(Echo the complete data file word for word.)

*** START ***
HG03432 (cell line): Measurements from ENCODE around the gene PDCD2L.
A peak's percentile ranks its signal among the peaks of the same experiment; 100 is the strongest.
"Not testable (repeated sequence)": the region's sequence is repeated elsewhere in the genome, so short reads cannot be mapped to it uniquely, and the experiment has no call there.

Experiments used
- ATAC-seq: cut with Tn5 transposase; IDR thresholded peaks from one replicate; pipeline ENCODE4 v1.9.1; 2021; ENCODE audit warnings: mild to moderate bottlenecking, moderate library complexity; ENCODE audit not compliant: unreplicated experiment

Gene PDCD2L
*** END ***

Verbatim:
HG03432 (cell line): Measurements from ENCODE around the gene PDCD2L.
A peak's percentile ranks its signal among the peaks of the same experiment; 100 is the strongest.
"Not testable (repeated sequence)": the region's sequence is repeated elsewhere in the genome, so short reads cannot be mapped to it uniquely, and the experiment has no call there.

Experiments used
- ATAC-seq: cut with Tn5 transposase; IDR thresholded peaks from one replicate; pipeline ENCODE4 v1.9.1; 2021; ENCODE audit warnings: mild to moderate bottlenecking, moderate library complexity; ENCODE audit not compliant: unreplicated experiment

Gene PDCD2L